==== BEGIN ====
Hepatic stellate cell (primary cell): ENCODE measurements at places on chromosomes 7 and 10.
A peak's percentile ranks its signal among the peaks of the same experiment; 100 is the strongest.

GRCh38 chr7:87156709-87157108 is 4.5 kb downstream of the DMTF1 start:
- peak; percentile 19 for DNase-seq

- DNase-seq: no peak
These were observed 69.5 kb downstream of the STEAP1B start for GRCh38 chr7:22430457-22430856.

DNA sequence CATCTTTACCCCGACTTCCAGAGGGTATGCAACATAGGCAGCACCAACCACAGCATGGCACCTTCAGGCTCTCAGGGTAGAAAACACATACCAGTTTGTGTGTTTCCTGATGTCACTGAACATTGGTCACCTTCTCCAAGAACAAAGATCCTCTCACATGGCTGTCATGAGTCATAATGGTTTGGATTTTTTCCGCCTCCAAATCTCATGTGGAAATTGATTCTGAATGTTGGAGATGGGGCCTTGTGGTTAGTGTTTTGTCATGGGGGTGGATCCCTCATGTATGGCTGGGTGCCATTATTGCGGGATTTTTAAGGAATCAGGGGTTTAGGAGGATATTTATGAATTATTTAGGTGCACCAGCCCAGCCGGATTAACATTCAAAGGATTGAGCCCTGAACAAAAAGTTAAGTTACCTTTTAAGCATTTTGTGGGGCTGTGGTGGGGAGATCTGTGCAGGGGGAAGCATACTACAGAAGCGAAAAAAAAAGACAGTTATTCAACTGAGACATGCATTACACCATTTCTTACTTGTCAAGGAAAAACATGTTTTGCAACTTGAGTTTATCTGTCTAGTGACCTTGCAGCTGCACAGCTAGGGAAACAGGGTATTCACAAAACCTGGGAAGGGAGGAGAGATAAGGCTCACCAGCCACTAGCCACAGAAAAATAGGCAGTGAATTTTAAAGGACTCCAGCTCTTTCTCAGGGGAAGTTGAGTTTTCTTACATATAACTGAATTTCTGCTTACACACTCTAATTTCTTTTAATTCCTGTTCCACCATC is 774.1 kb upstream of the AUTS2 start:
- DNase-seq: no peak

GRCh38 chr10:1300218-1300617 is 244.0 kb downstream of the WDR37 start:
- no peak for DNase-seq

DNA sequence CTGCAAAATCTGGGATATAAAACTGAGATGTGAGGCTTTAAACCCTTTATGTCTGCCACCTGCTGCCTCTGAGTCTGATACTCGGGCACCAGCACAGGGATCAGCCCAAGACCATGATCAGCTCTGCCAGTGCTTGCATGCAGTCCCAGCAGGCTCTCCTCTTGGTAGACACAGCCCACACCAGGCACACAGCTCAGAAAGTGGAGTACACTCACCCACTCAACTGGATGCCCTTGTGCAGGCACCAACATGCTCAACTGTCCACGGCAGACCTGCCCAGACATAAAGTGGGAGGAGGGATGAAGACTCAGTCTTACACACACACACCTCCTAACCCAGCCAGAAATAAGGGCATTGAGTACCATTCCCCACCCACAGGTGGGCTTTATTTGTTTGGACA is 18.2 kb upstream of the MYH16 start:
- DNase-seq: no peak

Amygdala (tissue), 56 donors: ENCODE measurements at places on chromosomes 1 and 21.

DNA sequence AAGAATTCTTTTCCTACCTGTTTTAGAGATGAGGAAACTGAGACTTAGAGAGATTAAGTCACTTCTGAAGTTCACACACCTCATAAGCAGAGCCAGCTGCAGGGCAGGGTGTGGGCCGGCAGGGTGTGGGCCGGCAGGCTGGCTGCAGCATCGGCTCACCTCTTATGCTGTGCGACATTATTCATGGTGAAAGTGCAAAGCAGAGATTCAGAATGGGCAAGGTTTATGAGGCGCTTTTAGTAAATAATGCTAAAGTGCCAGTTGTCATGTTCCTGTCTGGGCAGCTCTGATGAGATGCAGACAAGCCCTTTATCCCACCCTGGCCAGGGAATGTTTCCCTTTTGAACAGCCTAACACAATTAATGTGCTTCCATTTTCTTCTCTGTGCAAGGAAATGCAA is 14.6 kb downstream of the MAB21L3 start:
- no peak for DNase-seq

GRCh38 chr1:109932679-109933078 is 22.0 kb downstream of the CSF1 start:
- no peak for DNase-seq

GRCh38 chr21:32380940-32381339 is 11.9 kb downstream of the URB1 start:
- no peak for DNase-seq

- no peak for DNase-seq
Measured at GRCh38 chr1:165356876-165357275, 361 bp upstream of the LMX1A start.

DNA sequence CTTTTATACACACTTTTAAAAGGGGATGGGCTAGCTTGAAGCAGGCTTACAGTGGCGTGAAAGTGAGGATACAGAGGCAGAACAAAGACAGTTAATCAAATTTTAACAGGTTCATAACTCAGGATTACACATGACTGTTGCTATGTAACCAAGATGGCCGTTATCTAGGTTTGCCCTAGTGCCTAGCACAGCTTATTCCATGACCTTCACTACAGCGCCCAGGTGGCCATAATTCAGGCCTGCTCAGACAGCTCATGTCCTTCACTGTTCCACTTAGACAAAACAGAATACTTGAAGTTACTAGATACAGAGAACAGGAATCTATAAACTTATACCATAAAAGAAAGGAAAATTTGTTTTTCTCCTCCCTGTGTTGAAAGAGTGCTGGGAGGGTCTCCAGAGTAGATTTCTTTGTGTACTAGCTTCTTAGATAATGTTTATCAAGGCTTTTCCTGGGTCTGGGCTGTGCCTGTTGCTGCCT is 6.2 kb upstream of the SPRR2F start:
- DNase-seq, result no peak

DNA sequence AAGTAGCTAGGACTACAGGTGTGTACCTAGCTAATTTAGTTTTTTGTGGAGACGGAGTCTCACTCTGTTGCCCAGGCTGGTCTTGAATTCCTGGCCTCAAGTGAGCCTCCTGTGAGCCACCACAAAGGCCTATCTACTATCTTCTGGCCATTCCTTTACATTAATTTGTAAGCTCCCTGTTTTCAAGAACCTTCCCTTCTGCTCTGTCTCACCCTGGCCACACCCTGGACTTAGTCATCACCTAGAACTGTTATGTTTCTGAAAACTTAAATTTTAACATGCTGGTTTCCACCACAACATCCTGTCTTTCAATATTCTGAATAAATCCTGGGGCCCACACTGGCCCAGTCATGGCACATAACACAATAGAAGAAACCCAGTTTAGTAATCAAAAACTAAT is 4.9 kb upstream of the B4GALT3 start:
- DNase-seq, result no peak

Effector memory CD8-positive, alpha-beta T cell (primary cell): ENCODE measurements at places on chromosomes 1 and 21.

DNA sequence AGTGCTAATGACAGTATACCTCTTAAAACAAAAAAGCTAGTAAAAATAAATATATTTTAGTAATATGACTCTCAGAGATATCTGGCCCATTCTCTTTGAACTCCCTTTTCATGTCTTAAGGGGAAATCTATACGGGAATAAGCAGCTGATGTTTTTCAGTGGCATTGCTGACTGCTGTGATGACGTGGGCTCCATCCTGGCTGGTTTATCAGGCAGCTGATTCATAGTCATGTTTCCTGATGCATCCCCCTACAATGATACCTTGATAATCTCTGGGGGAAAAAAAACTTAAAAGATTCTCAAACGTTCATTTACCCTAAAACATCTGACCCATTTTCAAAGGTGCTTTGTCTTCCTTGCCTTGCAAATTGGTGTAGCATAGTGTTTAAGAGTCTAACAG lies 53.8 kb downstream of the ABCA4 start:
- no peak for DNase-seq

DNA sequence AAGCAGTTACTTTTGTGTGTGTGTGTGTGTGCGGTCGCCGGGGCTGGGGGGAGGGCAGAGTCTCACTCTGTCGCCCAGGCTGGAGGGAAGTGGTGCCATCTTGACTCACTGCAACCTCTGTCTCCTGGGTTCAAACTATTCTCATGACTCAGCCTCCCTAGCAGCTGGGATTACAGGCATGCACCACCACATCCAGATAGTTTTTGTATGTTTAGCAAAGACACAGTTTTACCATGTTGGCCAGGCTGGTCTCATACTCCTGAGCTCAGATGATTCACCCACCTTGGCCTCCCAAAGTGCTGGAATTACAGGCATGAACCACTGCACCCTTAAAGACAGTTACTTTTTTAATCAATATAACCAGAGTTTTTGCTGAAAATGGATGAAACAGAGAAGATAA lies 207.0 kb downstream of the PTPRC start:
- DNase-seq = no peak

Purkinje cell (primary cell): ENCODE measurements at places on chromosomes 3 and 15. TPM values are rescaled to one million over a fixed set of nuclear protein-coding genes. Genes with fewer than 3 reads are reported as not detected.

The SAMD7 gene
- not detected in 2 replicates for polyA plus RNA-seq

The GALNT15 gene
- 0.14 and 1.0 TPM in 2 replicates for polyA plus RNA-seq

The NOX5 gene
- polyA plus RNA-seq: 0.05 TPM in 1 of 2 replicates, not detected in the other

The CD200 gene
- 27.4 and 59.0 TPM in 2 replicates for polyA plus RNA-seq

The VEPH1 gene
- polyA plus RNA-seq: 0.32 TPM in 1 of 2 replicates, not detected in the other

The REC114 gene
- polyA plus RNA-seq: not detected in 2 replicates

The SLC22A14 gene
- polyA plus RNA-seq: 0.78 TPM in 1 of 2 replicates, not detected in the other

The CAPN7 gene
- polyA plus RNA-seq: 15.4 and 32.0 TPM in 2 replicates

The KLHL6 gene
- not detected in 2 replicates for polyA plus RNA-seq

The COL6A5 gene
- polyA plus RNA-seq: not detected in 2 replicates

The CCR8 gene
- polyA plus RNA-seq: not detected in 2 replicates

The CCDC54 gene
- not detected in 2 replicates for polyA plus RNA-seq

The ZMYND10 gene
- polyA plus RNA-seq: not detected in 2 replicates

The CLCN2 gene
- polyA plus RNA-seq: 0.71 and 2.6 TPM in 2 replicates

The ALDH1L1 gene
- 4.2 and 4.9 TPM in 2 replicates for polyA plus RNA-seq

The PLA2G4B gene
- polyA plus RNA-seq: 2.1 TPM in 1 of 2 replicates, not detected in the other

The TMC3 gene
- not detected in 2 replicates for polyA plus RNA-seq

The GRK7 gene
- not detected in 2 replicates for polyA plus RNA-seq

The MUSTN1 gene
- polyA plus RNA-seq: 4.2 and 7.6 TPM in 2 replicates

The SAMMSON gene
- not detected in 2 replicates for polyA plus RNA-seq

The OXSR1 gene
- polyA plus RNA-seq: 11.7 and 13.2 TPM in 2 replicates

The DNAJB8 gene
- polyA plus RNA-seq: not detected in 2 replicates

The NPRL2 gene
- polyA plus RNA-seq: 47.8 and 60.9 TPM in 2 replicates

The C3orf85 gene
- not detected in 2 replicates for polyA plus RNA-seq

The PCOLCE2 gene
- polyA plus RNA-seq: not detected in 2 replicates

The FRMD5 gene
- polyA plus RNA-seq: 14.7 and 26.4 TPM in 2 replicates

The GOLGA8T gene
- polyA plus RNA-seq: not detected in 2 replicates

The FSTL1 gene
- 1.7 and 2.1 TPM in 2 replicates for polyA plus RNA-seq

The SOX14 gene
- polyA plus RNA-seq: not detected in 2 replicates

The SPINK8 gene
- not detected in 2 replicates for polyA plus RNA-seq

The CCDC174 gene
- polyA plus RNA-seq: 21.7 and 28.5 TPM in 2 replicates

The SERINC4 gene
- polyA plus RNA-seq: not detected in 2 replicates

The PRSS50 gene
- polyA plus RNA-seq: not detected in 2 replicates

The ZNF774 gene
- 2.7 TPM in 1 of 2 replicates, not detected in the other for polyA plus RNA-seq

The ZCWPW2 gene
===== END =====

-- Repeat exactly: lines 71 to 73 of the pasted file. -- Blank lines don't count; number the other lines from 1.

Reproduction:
- not detected in 2 replicates for polyA plus RNA-seq

The OXSR1 gene
- polyA plus RNA-seq: 11.7 and 13.2 TPM in 2 replicates